Falls Church, A 22041
After the first few bites of almost any dish at Rabieng, all the other Thai restaurants seem to kinda blend into a grey background. The variety and quality of flavors at Rabieng's, combined with its unpretentious calming atmosphere, are tough to beat. In this post, we are not going to go into extensive comparisons of Rabieng with its parent restaurant Duangrats, which incidentally we found to be inferior to Rabieng, or its well-deserved raves and ratings in the Washingtonian, Zagats, and USA Today, which you can find on its webiste. To remind our readers, our blog is mainly about our particular dining experience(s) in the restaurant, and all dining experiences at Rabieng for us have been consistently great.
Rabieng is a small unassuming 2-story restaurant that is easy to miss around the corner of a strip mall in Bailey's Crossroads, an area rich with top-notch ethnic dives in Falls Church. There are only about 7 or 8 booths and 2-3 tables downstairs, all decorated with a fresh orchid stem, where patrons are seated first before the hosts offer upstairs seating.
The Fried Calamari and Plantain Tempura appetizers were terrific. Fried Calamari is served in a bowl on top of lettuce. When the calamari is gone, the lettuce turns into a salad with the remainder of the sauce as a dressing. The sauce is somewhat on the sweeter side, but is sweet and sour and definitely has a kick! Plaintain Tempura is basically fried bananas (or plantains), a dish that by its nature is on the sweeter side with a crispy outer layer and a soft delicious middle. Roasted cashews are a wonderful side to any of Rabieng's dishes, and are prepared in a subtle and simple way. A bit of a disappointment was the Beef Nam Tok salad, where the meat was quite limp and flavorless, even when covered by herbs and sauces. This is probably the only dish we wouldn't order again, and actually prefer the way it is prepared at Tara Thai in Tysons, where the meat is a bit firmer and more savory.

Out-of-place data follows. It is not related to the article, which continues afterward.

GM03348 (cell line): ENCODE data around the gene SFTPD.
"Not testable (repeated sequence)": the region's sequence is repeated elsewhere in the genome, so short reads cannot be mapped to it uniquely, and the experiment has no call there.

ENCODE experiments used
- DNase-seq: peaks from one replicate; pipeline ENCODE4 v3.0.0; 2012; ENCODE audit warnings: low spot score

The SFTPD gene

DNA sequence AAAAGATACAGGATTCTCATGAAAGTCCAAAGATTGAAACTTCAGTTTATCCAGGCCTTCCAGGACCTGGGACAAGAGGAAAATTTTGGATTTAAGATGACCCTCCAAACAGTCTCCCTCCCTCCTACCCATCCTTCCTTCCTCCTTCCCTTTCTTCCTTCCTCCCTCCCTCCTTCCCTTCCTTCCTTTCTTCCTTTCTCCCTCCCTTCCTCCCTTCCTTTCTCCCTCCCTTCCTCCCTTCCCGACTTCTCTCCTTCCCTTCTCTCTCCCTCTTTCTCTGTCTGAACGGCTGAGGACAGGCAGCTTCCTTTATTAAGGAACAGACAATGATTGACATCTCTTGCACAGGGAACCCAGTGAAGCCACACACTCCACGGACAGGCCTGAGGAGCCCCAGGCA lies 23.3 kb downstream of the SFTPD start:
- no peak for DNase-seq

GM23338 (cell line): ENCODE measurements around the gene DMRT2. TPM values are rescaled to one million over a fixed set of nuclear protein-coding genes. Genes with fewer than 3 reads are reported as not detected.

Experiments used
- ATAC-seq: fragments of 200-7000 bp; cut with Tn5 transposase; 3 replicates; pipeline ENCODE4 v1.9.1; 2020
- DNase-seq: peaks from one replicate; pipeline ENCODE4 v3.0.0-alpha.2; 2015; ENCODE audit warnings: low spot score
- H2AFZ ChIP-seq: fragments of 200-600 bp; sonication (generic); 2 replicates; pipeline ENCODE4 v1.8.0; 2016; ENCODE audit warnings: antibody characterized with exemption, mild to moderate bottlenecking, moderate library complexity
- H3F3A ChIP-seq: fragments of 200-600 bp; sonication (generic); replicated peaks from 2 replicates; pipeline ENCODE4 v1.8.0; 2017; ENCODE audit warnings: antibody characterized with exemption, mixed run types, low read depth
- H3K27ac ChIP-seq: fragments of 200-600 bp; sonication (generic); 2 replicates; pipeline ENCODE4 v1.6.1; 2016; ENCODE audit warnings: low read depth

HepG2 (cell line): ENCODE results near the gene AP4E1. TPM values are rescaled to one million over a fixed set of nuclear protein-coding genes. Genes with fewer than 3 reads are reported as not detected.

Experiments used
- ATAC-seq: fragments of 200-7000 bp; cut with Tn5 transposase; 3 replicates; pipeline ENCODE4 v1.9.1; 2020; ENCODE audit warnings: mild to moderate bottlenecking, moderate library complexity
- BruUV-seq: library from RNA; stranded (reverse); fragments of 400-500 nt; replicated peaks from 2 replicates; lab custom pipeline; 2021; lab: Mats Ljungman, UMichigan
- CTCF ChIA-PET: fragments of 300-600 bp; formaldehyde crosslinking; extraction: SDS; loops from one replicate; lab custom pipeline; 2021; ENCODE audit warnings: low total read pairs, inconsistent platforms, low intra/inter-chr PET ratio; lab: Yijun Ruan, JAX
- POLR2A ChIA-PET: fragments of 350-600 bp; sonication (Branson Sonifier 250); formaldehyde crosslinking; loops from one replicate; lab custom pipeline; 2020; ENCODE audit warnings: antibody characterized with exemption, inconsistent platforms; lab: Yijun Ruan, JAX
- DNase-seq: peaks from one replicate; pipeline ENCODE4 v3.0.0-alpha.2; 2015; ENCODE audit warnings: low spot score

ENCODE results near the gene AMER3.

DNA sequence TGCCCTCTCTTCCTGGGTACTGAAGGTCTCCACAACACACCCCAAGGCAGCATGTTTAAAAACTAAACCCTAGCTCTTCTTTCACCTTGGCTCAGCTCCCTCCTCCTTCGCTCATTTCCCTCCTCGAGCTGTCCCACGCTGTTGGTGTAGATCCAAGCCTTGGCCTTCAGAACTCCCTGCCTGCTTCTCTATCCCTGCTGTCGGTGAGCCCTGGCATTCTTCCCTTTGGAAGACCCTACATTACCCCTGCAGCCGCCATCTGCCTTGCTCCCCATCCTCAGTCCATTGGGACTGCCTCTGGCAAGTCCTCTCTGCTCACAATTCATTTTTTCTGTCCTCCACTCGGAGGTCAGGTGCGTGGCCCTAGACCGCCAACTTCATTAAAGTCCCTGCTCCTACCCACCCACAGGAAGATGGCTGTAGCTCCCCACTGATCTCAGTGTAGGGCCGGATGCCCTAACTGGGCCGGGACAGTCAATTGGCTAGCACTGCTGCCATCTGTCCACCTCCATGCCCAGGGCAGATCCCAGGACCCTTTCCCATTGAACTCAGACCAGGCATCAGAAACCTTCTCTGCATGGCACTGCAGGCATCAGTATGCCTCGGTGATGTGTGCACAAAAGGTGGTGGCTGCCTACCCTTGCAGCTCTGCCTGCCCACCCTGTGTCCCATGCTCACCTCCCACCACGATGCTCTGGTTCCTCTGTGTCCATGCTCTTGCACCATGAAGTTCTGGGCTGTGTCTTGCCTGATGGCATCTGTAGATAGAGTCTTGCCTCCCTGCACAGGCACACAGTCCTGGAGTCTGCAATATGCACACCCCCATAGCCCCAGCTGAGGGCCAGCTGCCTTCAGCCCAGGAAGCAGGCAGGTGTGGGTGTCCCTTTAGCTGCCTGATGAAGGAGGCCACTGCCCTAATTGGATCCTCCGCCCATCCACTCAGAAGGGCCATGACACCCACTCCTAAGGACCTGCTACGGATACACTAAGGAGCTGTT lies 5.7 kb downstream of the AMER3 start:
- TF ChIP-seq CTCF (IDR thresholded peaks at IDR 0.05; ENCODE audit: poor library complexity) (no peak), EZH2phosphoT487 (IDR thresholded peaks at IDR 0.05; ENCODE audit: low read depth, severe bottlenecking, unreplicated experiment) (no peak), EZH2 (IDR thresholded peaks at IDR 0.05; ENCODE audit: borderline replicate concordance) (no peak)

All entrees at Rabieng are delicious. We have tried many of them over the few times we have visited on our own and with friends. On this particular afternoon, we tried the Chef's Signature Specials. The Chicken Horapa comes sauteed in a gentle roasted chili sauce served on a bed of noodles. If you prefer your noodles al dente, you might want to tell them in advance. The Bhram, which is chicken breast pieces sauteed in a peanut sauce, comes out stew-like on a bed of napa cabbage, rendering the cabbage slightly wilted, yet crispy enough to give the dish a pleasant texture. Both entrees are very well-prepared and well-seasoned, although those with a penchant for more heat can add the delectable fish sauce that they serve upon request.
Our server Nit was efficient, pleasant, knowledgeable and attentive. So was the rest of the small team of servers. Can't ask for better.
We will definitely be back to Rabieng!
Btw, if you decide to be a little adventurous in your own kitchen and want to replicate some of the dishes you tasted at Rabieng, a small aian Asian Grocery Store next door, incidentally also owned by Duangrats, offers all the spices that can make this possible.
Modern and clean
Stairs leading to second floor
Fried calamari appetizer
Beef Nam Tok salad and Plantain Tempura
Roasted cashews appetizer
Chef's Signature Specials: Chicken Horapa (top) and Bhram with chicken (bottom)